The process that you've described happens only if interrupts are enabled. The IRQ request (via INTR line) asks the CPU to handle the interrupt. If the CPU accepts, it will issue an INTA as you describe.
The CPU doesn't always accept interrupts. For instance, if the CPU is "in the middle of something", then it might delay handling the interrupt (for instance, until the instruction which is currently being executed, finishes). Additionally, the CPU has an internal flag that indicates whether or not is should accept interrupts. In the x86 family, this is the IF (interrupt flag), and you can control it by the commands STI (set interrupt flag == enable accepting interrupts) and CLI (clear interrupt flag == disable accepting interrupts). In other CPUs the naming might be different or there might be a more sophisticated mechanism setting/clearing interrupts of specific type/priority.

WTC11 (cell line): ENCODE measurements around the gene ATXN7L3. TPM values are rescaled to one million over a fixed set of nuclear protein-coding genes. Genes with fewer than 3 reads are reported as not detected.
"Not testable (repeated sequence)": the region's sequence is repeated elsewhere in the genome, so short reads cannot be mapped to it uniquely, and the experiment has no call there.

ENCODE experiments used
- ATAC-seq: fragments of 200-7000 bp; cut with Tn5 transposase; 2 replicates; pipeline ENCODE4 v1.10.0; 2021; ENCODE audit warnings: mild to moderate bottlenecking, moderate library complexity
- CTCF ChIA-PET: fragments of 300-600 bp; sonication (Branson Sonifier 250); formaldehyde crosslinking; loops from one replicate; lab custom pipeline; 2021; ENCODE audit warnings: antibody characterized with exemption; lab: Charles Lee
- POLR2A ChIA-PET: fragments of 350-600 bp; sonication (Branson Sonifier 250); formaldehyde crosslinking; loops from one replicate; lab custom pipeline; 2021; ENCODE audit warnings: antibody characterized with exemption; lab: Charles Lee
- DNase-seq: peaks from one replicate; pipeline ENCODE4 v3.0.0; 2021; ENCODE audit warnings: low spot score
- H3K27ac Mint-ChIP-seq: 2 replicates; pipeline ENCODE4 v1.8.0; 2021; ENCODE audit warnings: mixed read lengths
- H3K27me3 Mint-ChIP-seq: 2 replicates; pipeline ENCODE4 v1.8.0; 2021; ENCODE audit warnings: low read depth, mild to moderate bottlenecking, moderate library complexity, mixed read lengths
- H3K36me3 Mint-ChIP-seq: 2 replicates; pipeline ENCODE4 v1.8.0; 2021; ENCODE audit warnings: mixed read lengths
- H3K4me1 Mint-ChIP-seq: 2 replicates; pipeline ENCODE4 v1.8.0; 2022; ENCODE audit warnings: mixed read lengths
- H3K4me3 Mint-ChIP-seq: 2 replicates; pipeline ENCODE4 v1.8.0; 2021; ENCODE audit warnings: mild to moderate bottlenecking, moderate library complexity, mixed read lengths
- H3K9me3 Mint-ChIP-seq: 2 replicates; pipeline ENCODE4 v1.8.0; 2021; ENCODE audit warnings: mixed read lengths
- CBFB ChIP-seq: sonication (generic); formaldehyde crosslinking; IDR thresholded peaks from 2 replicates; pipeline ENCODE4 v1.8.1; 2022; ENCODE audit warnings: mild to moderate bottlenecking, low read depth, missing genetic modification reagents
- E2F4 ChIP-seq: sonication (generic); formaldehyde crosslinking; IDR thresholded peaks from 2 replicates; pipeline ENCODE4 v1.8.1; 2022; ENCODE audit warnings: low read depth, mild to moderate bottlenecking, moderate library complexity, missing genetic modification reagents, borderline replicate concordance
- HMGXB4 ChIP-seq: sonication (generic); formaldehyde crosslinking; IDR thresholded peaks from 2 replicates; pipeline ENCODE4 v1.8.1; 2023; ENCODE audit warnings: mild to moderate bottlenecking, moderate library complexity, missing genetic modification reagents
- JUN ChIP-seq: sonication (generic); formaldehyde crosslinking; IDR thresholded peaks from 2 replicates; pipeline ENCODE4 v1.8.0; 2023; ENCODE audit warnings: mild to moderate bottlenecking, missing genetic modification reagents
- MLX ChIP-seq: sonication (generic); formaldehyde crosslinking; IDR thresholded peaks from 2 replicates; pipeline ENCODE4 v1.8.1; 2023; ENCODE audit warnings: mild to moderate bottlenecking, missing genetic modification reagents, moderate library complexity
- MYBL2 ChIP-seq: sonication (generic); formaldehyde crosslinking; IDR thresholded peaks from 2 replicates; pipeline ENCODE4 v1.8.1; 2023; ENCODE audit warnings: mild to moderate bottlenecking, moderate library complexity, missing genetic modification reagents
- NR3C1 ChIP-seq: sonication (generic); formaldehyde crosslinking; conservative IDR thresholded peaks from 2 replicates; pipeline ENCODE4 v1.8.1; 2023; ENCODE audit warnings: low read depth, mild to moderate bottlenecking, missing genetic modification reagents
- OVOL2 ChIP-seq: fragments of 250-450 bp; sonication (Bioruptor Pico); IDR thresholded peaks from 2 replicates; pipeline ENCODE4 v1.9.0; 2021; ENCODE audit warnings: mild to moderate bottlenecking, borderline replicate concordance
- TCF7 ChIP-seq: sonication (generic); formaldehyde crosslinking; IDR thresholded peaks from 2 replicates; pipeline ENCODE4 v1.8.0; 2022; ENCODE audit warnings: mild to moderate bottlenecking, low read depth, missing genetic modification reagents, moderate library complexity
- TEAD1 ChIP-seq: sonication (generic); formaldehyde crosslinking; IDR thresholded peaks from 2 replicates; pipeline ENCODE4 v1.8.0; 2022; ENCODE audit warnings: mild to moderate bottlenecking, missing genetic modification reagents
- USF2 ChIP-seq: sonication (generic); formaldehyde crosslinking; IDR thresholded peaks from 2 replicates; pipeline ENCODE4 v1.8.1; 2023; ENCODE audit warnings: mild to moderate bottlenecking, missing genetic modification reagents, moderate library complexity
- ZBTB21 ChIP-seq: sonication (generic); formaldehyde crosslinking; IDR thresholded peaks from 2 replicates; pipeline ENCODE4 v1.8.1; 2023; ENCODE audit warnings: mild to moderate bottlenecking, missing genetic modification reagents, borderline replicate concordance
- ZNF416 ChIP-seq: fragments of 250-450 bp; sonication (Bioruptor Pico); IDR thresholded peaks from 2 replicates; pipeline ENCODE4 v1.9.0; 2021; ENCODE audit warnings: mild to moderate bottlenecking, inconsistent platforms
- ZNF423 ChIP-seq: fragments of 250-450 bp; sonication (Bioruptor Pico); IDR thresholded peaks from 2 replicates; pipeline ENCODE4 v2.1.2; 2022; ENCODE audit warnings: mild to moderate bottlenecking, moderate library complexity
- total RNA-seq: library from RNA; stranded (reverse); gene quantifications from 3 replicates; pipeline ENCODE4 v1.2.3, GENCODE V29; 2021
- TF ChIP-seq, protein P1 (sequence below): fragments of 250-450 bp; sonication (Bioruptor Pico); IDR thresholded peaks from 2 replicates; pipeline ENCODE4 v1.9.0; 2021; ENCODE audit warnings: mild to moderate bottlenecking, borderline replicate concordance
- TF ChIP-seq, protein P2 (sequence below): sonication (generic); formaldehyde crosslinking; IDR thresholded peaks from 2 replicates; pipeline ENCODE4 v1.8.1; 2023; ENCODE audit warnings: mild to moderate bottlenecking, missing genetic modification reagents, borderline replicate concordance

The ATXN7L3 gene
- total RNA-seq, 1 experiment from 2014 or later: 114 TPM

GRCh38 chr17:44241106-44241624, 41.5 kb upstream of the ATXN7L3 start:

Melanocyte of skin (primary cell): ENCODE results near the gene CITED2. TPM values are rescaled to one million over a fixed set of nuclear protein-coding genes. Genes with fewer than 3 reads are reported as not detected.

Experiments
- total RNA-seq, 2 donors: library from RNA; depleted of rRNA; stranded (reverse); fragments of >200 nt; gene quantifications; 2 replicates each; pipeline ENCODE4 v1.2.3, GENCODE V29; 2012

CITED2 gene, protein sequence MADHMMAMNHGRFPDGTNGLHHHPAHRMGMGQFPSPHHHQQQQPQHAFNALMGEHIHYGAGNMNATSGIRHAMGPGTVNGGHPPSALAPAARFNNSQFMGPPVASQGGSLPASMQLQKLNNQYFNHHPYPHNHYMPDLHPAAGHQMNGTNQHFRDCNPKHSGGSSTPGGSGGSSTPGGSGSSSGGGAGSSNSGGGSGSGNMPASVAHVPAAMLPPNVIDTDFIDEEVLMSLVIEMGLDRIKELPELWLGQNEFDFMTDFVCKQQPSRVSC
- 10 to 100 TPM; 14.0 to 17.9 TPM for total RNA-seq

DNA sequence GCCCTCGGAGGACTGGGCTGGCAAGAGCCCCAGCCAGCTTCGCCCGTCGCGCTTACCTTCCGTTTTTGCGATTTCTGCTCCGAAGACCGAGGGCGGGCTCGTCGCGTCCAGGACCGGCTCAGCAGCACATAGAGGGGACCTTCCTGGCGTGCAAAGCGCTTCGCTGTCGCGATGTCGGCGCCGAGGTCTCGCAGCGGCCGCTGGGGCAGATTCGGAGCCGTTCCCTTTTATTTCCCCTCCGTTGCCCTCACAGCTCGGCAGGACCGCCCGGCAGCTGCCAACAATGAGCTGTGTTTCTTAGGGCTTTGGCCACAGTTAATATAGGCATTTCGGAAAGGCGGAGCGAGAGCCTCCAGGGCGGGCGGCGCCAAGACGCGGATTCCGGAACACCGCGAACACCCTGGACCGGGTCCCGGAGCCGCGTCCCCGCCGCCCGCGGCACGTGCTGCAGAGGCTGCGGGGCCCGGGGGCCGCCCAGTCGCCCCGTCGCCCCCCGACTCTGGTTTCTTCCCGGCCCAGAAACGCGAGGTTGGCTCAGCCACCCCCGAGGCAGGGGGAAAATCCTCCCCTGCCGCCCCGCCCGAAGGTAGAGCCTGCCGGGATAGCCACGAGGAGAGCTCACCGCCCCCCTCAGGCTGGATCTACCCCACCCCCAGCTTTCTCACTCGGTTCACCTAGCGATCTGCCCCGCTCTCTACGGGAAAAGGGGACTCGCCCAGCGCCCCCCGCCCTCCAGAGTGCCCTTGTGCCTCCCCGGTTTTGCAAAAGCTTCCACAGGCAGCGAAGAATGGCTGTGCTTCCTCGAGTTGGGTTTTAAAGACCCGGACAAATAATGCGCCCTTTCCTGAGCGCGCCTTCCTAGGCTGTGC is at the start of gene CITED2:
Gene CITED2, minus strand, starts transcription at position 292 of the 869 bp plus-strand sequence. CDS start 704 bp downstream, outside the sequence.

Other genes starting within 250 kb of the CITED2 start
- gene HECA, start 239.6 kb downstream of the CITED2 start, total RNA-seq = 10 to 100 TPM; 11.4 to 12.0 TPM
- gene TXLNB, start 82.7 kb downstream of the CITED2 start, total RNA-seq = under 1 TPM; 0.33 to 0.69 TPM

If the IF is cleared and interrupts are disabled, the CPU just "ignores" the input INTR line. This is known as masking interrupts. The CPU just continues as if the INTR line is low... Once you set the IF, then the CPU will stop ignoring the interrupt and will handle it according to the standard procedure (save flags and return address, and jumps to the ISR, issuing INTA, etc.)
Just to make it clear, enabling/disabling interrupt does not change the way the external I/O creates the interrupt. It just changes the way the CPU behaves in case of an external interrupt: if enabled, the interrupt is processes. If disabled/masked, interrupts are ignored.